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--> 3 Recommendations The D&D committee recognizes the difficulties that the DDFA encountered during its first four years (1994–1997) in organizing itself and its programs to meet DOE's needs for D&D technology development. The committee also recognizes the recent efforts described by Gerald Boyd, Acting Deputy Assistant Secretary for Science and Technology, and others in improving the efficiency and deployment record of the DDFA (Boyd, 1997). As a part of that effort this committee was convened to assess the utility and effectiveness of the approaches and processes used by DDFA, especially the LSDP.22 During the committee's review, the LSDP lacked planning and did not meet its schedules or goals. Prompt dissemination of sufficient technical and cost data to encourage site managers to adopt successfully demonstrated technologies was not achieved, nor were the LSDPs able to overcome institutional barriers to new technologies. Widespread user acceptance of the demonstrated technologies did not occur during the committee's review period. Therefore, the general recommendation of the committee is that OST and DDFA substantially revise the Large-Scale Demonstration Program or phase it out. To assist the DDFA in improving its efficiency, especially as it revises the LSDP and makes further efforts to achieve greater deployment of new D&D technologies, the committee makes the following recommendations: 1. The DDFA should improve its strategic planning. As discussed in the CEMT committee's report (NRC, 1996), a comprehensive strategic plan, with 22 The statement of task for the committee is given in Appendix A.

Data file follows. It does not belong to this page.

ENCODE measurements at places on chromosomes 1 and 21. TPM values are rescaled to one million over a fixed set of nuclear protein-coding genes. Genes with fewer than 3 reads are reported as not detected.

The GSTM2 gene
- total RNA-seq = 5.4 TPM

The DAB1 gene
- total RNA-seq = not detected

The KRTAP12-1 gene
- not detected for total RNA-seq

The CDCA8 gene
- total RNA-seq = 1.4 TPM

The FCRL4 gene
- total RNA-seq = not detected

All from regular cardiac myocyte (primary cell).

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--> specific objectives and goals, is essential for decision-making in successful management of the DDFA. A high priority should be assigned to updating the 1995 draft Strategic Plan to reflect DOE's current priorities, scope, schedule, and budget. The plan should be disseminated widely to senior managers to provide a common basis for development and use of associated management and implementation plans. The Strategic Plan should be updated and reissued periodically as DOE policies, procedures, and objectives evolve. 2. Top Management in OST should evaluate and prioritize the technology needs of the operating sites. The D&D technology needs identified in each field cleanup planning process must be prioritized and communicated from each site up to OST. After verification and evaluation of actual, as opposed to perceived, technology gaps that cannot be satisfied by existing technology, OST must prioritize the remaining candidate projects for implementation within the constraints of the available budget. This is a "top-down" management function and cannot be delegated. This is absolutely essential to ensure that technology project selection will yield an advantageous return in cost, schedule, and personnel safety. 3. OST and the DDFA should link all actions and funding to the prioritized needs. All actions (selection of technologies to be demonstrated, implementation of demonstrations, establishment of rankings for budgetary purposes) and funding by the OST must be supported by "top-down" prioritized actual needs of D&D cleanup projects in progress or scheduled for implementation. 4. The DDFA should define a reasonable target end state for each D&D activity. The DDFA must establish clear performance goals for any new D&D technology to achieve an effective technology development program. In order to establish performance goals, the DDFA should take the initiative to define and propose end states that would be reasonable for specific DOE D&D activities.23 These steps are necessary to provide a justification for the DDFA to develop new technologies (where baseline technologies cannot reach a specified end state) or to benchmark new technologies that are claimed to be "faster, cheaper, and better" than the baseline. All proposed demonstration projects should be reviewed by the DDFA to ensure that definition of the desired end state for each demonstration project is clear, complete, and consistent with latest changes in DOE strategic plans and negotiated site planning and operations. 5. The DDFA should improve its approach to introducing and gaining acceptance of demonstrated technologies. The LSDP was designed to intro- 23 The concept of end-states is described in Chapter 2.